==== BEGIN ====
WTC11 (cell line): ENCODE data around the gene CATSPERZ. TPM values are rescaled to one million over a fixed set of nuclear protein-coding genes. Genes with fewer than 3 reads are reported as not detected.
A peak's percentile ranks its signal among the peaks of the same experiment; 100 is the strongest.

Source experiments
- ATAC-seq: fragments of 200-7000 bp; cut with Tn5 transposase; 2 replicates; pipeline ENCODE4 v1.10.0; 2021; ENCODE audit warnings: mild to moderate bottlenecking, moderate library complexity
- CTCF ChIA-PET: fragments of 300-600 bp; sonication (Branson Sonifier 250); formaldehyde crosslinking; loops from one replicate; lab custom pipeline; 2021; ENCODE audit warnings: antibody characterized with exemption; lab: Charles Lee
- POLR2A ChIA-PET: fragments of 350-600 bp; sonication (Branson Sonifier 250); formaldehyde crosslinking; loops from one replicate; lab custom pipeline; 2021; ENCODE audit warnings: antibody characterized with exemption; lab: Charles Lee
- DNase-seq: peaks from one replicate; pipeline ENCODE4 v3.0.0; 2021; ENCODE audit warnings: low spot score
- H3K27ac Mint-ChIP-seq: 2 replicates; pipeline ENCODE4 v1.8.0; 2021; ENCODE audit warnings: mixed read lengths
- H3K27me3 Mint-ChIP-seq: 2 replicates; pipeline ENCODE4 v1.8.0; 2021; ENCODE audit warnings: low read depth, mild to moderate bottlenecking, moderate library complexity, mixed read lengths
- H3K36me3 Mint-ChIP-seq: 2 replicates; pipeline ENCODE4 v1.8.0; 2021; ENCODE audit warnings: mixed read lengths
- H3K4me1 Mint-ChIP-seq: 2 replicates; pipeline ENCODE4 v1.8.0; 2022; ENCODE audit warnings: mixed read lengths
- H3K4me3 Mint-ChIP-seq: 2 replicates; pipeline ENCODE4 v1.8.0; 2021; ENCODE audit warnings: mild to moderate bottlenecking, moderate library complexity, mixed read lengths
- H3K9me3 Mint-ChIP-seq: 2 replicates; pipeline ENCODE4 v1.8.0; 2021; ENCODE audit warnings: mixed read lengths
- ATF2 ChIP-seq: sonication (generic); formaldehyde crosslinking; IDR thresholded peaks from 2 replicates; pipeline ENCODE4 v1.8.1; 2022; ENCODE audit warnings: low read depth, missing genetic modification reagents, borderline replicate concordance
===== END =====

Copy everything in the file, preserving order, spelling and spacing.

WTC11 (cell line): ENCODE data around the gene CATSPERZ. TPM values are rescaled to one million over a fixed set of nuclear protein-coding genes. Genes with fewer than 3 reads are reported as not detected.
A peak's percentile ranks its signal among the peaks of the same experiment; 100 is the strongest.

Source experiments
- ATAC-seq: fragments of 200-7000 bp; cut with Tn5 transposase; 2 replicates; pipeline ENCODE4 v1.10.0; 2021; ENCODE audit warnings: mild to moderate bottlenecking, moderate library complexity
- CTCF ChIA-PET: fragments of 300-600 bp; sonication (Branson Sonifier 250); formaldehyde crosslinking; loops from one replicate; lab custom pipeline; 2021; ENCODE audit warnings: antibody characterized with exemption; lab: Charles Lee
- POLR2A ChIA-PET: fragments of 350-600 bp; sonication (Branson Sonifier 250); formaldehyde crosslinking; loops from one replicate; lab custom pipeline; 2021; ENCODE audit warnings: antibody characterized with exemption; lab: Charles Lee
- DNase-seq: peaks from one replicate; pipeline ENCODE4 v3.0.0; 2021; ENCODE audit warnings: low spot score
- H3K27ac Mint-ChIP-seq: 2 replicates; pipeline ENCODE4 v1.8.0; 2021; ENCODE audit warnings: mixed read lengths
- H3K27me3 Mint-ChIP-seq: 2 replicates; pipeline ENCODE4 v1.8.0; 2021; ENCODE audit warnings: low read depth, mild to moderate bottlenecking, moderate library complexity, mixed read lengths
- H3K36me3 Mint-ChIP-seq: 2 replicates; pipeline ENCODE4 v1.8.0; 2021; ENCODE audit warnings: mixed read lengths
- H3K4me1 Mint-ChIP-seq: 2 replicates; pipeline ENCODE4 v1.8.0; 2022; ENCODE audit warnings: mixed read lengths
- H3K4me3 Mint-ChIP-seq: 2 replicates; pipeline ENCODE4 v1.8.0; 2021; ENCODE audit warnings: mild to moderate bottlenecking, moderate library complexity, mixed read lengths
- H3K9me3 Mint-ChIP-seq: 2 replicates; pipeline ENCODE4 v1.8.0; 2021; ENCODE audit warnings: mixed read lengths
- ATF2 ChIP-seq: sonication (generic); formaldehyde crosslinking; IDR thresholded peaks from 2 replicates; pipeline ENCODE4 v1.8.1; 2022; ENCODE audit warnings: low read depth, missing genetic modification reagents, borderline replicate concordance